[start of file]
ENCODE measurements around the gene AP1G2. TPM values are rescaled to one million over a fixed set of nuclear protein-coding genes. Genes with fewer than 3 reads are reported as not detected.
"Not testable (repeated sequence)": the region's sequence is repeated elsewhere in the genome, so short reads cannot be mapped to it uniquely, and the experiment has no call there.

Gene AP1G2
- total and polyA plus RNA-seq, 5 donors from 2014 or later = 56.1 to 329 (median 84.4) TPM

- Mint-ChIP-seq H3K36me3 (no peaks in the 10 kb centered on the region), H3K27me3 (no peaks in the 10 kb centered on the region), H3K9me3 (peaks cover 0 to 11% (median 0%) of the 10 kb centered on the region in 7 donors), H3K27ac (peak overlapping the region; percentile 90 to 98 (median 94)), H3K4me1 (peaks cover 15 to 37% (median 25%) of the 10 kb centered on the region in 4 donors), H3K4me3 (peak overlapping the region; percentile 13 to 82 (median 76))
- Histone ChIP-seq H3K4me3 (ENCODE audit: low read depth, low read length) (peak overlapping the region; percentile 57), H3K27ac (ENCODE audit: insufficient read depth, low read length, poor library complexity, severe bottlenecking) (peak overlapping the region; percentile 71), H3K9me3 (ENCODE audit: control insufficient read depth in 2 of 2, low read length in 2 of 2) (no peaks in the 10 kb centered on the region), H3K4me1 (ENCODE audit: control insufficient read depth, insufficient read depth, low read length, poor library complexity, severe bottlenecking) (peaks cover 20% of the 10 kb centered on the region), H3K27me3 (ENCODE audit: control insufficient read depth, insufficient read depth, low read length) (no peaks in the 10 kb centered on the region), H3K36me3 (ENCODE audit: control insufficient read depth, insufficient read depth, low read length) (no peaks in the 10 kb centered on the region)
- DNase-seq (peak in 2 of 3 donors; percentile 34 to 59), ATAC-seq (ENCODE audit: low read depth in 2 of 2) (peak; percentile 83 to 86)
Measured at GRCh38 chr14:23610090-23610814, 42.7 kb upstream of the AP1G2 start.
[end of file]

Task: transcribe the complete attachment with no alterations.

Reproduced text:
ENCODE measurements around the gene AP1G2. TPM values are rescaled to one million over a fixed set of nuclear protein-coding genes. Genes with fewer than 3 reads are reported as not detected.
"Not testable (repeated sequence)": the region's sequence is repeated elsewhere in the genome, so short reads cannot be mapped to it uniquely, and the experiment has no call there.

Gene AP1G2
- total and polyA plus RNA-seq, 5 donors from 2014 or later = 56.1 to 329 (median 84.4) TPM

- Mint-ChIP-seq H3K36me3 (no peaks in the 10 kb centered on the region), H3K27me3 (no peaks in the 10 kb centered on the region), H3K9me3 (peaks cover 0 to 11% (median 0%) of the 10 kb centered on the region in 7 donors), H3K27ac (peak overlapping the region; percentile 90 to 98 (median 94)), H3K4me1 (peaks cover 15 to 37% (median 25%) of the 10 kb centered on the region in 4 donors), H3K4me3 (peak overlapping the region; percentile 13 to 82 (median 76))
- Histone ChIP-seq H3K4me3 (ENCODE audit: low read depth, low read length) (peak overlapping the region; percentile 57), H3K27ac (ENCODE audit: insufficient read depth, low read length, poor library complexity, severe bottlenecking) (peak overlapping the region; percentile 71), H3K9me3 (ENCODE audit: control insufficient read depth in 2 of 2, low read length in 2 of 2) (no peaks in the 10 kb centered on the region), H3K4me1 (ENCODE audit: control insufficient read depth, insufficient read depth, low read length, poor library complexity, severe bottlenecking) (peaks cover 20% of the 10 kb centered on the region), H3K27me3 (ENCODE audit: control insufficient read depth, insufficient read depth, low read length) (no peaks in the 10 kb centered on the region), H3K36me3 (ENCODE audit: control insufficient read depth, insufficient read depth, low read length) (no peaks in the 10 kb centered on the region)
- DNase-seq (peak in 2 of 3 donors; percentile 34 to 59), ATAC-seq (ENCODE audit: low read depth in 2 of 2) (peak; percentile 83 to 86)
Measured at GRCh38 chr14:23610090-23610814, 42.7 kb upstream of the AP1G2 start.